Could you tell us a bit about your process while orchestrating?
Nice Question. Sometimes I start to write my music by hearing particular instruments that are really clear in my mind. Sometimes however, I just write at the piano, without paying attention about anything but the musical structure of the composition, "painting" the colours only the second time around. In both cases; harmony, counterpoint and texture are the basis behind all the "Technicolour" process. In a certain way, it’s like being a good tailor! Haha!
What is your favourite part about orchestration?
Finding the right sound for the right theme or counter-theme. The right mixture if needed, the right balance under the main texture. I feel that there is a soul inside each individual instrument, and a tune could sound completely different if played in one way or another. Well written orchestration can make your piece a home run!
How helpful do you think this summer program is to composers wishing to improve their skills, or to aspiring film or game composers?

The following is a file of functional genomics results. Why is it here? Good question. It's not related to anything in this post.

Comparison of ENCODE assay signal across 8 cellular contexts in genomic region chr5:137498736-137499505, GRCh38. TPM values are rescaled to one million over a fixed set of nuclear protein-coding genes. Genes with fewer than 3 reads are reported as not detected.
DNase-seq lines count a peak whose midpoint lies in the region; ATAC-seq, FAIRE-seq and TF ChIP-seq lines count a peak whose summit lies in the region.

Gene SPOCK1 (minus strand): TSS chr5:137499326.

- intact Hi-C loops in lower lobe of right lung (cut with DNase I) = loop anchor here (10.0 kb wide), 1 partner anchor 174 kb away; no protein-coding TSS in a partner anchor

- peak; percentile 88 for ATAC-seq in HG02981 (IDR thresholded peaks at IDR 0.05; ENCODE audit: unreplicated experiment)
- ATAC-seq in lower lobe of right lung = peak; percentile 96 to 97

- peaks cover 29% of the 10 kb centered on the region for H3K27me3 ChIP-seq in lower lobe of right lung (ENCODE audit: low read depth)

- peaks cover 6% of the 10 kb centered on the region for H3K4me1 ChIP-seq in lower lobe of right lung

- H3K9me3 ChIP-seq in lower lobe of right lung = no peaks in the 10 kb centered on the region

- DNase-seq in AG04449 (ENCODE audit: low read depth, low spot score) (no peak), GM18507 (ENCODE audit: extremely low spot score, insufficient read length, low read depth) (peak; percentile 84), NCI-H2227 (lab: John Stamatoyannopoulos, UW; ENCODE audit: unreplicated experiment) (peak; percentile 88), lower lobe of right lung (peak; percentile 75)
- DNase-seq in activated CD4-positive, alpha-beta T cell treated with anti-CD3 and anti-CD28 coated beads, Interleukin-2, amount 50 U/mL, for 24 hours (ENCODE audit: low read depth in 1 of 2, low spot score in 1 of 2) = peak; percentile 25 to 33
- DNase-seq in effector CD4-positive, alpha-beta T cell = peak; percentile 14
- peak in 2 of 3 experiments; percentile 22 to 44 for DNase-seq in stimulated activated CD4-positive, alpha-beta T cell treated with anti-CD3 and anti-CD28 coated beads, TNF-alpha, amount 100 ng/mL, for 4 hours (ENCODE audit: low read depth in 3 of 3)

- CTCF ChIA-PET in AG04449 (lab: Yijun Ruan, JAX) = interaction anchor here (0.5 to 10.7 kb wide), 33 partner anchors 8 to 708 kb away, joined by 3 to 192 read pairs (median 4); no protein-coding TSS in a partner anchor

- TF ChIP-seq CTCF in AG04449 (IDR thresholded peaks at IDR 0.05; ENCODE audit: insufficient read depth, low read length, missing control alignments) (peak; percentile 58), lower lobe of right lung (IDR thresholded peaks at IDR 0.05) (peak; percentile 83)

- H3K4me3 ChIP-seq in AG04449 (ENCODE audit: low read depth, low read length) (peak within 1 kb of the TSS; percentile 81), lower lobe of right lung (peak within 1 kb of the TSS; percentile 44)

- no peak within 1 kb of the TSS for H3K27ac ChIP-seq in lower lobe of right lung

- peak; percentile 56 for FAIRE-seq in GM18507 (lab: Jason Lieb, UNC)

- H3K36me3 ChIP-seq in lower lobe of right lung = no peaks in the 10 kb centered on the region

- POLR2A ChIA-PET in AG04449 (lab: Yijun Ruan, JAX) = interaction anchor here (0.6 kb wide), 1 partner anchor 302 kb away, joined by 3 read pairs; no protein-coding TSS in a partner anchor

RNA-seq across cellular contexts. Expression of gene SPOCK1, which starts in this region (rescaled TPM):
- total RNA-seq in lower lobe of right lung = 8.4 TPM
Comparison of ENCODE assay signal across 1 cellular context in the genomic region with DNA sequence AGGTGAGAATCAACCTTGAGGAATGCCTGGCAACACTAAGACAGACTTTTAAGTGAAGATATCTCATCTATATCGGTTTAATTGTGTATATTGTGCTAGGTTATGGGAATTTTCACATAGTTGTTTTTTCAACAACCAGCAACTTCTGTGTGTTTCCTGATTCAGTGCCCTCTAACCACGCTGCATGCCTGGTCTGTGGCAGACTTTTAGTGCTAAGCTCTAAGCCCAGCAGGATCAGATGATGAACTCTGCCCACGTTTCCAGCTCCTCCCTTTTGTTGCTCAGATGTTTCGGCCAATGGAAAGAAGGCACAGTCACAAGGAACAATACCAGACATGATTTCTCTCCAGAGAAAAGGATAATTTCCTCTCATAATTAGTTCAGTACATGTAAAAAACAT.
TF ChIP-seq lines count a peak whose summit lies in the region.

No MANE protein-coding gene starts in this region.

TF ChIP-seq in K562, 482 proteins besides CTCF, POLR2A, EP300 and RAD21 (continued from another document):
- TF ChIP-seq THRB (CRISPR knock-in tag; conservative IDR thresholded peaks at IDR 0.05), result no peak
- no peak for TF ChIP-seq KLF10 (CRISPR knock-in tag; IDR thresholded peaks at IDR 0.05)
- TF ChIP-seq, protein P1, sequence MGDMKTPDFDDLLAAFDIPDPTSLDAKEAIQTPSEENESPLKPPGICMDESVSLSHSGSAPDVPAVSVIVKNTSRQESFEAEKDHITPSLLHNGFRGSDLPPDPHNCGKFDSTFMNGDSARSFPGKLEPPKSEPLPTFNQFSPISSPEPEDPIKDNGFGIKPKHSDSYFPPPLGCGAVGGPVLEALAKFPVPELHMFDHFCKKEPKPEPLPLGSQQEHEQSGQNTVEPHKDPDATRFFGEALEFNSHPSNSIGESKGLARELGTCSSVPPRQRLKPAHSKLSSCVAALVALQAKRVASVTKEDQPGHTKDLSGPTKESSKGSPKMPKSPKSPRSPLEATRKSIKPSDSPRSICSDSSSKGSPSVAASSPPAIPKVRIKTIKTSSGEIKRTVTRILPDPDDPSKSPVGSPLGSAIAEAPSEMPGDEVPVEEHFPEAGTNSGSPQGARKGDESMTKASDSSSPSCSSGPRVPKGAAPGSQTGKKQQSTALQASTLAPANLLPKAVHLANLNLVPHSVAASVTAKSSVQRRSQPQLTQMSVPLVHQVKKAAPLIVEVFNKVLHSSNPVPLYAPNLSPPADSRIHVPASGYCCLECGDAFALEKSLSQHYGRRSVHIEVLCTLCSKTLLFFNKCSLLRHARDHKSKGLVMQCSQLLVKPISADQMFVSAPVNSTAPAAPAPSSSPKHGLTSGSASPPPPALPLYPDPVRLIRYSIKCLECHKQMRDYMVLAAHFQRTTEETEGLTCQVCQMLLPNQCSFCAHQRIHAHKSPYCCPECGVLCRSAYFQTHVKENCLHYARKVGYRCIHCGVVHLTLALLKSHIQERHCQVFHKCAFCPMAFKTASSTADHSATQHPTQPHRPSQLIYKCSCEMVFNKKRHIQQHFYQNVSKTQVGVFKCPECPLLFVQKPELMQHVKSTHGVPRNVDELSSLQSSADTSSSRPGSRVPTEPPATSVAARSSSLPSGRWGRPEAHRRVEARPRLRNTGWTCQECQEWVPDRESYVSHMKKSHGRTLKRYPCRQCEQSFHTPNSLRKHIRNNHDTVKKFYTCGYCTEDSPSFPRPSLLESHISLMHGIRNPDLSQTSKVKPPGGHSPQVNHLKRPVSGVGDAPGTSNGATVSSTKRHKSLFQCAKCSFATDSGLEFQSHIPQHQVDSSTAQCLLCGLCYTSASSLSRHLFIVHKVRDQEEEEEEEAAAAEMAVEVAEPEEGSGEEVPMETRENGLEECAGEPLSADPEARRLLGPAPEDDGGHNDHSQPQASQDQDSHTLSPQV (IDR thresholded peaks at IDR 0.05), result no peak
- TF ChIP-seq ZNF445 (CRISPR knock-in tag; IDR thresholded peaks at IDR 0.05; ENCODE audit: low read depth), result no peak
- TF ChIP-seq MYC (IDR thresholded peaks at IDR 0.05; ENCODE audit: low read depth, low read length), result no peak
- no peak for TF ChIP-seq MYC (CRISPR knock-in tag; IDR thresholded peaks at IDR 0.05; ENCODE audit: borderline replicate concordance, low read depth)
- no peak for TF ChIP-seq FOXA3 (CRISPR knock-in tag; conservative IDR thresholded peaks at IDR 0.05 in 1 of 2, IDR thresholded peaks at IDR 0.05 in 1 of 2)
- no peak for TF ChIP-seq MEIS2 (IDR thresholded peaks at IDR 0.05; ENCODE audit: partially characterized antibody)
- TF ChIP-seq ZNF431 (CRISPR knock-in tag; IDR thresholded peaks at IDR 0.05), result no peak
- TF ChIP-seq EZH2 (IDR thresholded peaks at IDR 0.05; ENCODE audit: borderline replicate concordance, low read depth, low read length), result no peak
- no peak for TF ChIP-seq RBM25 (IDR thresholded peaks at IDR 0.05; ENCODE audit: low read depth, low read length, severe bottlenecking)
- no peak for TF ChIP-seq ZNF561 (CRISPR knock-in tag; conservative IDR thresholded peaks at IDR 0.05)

Very very inspiring, at every level. Christopher Young is a wonderful and passionate teacher who really loves music and loves to listen to your ideas for film music. He is a one-of-a-kind guy that understands very deeply what you need to aim for, to listen for in your music and - talking about soundtrack music; he's a living legend. SpiderMan 3, Drag Me To Hell, Ghost Rider.
This year we'll also be having Pete Anthony for orchestration classes, who has collaborated with Chris in movies such as "Jennifer 8" or "The Shipping news”. We will also be having BAFTA winner Gary Schyman back for his second GEMS program teaching video game-scoring. Garry is the game composer for Shadow of War and Bio Shock.
The recording day with faculty tutor Juanjo Molino at the baton with Mad4strings Orchestra, and GOYA winning producer, José Vinader recording the students compositions, it’s unforgettable. Don't miss it!
You hear that folks? Don’t miss it! Click here to apply:
Listen to the orchestration that Francesco helped us create in the last 2 years
Until next week, fellow composers!
Writen by the one and only Maria Borg